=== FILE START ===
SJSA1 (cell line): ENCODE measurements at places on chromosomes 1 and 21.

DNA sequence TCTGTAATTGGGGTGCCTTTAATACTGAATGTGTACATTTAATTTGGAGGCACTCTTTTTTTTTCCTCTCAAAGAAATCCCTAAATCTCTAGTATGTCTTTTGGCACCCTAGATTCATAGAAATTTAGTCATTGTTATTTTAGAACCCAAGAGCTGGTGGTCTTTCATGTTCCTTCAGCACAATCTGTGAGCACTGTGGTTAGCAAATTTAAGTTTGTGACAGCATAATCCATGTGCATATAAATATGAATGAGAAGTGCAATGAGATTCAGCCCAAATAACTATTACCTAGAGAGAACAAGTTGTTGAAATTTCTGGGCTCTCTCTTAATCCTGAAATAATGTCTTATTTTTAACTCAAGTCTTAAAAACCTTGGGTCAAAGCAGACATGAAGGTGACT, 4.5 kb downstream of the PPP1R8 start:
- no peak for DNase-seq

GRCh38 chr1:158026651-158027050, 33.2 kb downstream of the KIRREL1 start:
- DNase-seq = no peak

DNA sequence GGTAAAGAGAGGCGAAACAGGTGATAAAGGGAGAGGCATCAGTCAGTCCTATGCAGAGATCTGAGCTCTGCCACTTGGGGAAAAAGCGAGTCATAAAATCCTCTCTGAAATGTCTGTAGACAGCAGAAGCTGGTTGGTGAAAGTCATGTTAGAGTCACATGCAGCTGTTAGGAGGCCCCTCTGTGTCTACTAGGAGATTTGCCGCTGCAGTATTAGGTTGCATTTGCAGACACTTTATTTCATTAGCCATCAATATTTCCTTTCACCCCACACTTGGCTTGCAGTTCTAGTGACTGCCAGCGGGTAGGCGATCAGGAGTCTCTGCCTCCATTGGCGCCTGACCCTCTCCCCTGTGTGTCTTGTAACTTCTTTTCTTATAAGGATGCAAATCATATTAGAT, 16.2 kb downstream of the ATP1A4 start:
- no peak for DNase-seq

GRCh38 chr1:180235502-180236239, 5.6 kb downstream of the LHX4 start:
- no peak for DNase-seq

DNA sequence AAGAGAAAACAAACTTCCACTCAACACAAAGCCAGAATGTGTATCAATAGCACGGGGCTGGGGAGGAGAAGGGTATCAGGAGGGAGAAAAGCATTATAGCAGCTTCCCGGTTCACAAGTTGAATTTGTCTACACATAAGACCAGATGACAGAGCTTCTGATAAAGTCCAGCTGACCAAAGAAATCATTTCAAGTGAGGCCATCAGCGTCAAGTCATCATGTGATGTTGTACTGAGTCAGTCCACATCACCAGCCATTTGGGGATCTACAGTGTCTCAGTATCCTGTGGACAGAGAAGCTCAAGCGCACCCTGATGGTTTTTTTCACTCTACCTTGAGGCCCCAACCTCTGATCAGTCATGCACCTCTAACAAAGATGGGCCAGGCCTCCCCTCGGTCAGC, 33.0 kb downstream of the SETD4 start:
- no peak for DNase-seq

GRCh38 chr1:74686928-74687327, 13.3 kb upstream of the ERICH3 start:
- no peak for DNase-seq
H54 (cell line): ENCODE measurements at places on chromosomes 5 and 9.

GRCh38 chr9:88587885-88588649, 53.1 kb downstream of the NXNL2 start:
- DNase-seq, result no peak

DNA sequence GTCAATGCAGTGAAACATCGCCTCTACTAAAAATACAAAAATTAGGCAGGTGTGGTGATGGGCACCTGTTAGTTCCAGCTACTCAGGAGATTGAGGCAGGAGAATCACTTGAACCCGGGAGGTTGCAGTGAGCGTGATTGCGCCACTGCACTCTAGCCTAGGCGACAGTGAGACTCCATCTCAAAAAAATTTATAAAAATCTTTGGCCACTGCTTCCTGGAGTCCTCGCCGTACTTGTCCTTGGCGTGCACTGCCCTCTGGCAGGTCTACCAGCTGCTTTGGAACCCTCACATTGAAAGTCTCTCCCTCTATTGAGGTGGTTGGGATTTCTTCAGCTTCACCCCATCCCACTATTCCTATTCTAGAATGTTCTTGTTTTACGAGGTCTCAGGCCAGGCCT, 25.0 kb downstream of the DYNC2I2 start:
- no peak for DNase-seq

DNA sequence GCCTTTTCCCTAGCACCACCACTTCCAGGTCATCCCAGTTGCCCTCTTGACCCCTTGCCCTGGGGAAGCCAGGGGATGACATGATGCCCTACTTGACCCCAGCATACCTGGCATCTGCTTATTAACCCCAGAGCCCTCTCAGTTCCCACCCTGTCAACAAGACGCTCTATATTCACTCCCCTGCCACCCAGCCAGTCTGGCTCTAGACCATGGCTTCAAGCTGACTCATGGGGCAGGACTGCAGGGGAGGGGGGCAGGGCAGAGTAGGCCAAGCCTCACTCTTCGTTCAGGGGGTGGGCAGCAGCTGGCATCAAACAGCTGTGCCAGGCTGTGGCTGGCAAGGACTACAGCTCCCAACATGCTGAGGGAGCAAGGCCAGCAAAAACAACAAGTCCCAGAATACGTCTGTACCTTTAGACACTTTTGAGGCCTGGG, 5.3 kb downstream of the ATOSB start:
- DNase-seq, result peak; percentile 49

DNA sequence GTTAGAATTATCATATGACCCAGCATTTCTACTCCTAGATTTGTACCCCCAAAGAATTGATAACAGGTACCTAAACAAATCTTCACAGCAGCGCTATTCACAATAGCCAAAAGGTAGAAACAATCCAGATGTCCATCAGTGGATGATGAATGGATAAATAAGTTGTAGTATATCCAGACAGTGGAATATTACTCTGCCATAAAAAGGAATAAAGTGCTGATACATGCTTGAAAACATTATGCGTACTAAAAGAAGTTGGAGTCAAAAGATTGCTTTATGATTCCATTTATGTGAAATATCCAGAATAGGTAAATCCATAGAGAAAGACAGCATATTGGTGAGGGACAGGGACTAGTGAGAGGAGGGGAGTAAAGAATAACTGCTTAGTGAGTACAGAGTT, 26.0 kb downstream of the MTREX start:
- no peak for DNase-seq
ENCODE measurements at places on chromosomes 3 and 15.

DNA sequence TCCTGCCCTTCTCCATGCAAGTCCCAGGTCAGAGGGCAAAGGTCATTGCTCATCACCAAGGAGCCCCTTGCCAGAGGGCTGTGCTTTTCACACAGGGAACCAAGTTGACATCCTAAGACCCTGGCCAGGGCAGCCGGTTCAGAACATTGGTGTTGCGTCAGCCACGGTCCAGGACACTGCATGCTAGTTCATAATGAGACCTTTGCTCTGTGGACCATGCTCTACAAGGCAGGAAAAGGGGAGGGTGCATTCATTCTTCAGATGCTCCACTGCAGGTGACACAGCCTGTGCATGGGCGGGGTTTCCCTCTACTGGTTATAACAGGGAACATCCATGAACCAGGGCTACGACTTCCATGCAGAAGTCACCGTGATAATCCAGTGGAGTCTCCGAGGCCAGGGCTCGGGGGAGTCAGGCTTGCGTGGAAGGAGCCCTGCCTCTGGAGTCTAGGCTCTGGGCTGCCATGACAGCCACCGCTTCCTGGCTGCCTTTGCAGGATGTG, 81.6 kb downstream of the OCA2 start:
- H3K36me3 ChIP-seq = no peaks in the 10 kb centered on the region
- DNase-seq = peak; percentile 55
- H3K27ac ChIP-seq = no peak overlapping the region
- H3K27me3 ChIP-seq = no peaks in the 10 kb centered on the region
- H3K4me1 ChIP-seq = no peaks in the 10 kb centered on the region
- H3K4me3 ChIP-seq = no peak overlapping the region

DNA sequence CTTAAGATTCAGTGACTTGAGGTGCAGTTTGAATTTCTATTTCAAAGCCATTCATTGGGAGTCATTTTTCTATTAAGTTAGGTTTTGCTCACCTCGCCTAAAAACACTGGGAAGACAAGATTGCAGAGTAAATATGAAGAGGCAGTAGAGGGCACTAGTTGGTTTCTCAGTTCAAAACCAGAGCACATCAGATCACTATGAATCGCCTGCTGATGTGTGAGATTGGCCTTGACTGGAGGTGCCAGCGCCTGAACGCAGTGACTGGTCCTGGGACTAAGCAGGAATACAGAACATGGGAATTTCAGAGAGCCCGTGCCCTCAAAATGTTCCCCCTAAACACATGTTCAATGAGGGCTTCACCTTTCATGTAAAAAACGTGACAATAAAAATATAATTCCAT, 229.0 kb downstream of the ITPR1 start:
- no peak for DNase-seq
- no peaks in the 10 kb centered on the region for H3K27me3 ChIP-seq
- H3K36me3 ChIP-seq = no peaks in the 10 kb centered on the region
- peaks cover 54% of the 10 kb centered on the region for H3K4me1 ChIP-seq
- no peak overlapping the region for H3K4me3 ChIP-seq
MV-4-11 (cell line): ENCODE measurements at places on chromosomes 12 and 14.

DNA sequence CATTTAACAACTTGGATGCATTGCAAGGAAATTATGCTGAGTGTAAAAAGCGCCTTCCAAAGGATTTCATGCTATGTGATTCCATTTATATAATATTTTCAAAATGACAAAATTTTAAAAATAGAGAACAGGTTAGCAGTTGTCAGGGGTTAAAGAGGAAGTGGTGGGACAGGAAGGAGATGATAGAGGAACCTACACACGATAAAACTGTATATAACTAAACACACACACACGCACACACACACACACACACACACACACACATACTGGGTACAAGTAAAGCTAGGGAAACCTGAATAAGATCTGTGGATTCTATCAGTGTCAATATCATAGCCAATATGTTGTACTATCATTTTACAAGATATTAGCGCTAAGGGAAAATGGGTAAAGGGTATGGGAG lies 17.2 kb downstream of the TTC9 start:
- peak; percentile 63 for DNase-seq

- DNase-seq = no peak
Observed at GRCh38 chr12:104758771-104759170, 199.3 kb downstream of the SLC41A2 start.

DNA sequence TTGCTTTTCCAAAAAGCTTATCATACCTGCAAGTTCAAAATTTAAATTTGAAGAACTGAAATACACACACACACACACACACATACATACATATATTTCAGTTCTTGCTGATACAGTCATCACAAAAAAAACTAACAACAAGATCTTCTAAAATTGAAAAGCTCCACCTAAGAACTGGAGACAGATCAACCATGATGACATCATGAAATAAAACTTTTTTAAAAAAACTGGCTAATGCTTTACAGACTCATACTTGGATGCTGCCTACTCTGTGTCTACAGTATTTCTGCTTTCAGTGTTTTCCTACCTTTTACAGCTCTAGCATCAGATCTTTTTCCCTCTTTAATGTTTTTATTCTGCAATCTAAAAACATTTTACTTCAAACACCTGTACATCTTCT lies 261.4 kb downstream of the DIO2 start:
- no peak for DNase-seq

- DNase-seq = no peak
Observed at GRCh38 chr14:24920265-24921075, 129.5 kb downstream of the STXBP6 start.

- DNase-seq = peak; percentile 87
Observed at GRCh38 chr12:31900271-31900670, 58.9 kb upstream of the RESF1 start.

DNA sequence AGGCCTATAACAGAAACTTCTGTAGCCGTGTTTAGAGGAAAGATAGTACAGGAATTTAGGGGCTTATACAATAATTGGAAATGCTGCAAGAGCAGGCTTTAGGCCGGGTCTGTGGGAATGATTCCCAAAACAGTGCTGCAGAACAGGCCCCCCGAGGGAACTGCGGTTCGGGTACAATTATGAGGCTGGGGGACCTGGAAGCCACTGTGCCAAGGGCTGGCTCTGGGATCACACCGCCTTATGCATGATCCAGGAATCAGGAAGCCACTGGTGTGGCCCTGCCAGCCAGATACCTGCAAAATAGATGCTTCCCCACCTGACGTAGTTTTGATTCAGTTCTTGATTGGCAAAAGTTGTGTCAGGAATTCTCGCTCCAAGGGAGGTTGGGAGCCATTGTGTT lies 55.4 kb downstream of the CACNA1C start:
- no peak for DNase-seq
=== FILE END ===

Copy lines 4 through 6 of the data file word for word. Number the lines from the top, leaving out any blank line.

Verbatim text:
GRCh38 chr1:158026651-158027050, 33.2 kb downstream of the KIRREL1 start:
- DNase-seq = no peak

DNA sequence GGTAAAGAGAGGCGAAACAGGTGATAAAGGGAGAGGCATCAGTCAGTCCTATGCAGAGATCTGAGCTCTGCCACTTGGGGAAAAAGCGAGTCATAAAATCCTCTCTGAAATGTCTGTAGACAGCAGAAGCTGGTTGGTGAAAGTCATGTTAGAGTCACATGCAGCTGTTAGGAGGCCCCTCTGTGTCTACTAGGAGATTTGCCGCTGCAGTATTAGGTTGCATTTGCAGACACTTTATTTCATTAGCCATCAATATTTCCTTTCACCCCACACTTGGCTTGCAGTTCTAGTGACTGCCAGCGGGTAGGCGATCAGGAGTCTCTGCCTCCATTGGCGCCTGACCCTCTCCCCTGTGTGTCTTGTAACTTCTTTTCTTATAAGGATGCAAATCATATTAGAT, 16.2 kb downstream of the ATP1A4 start: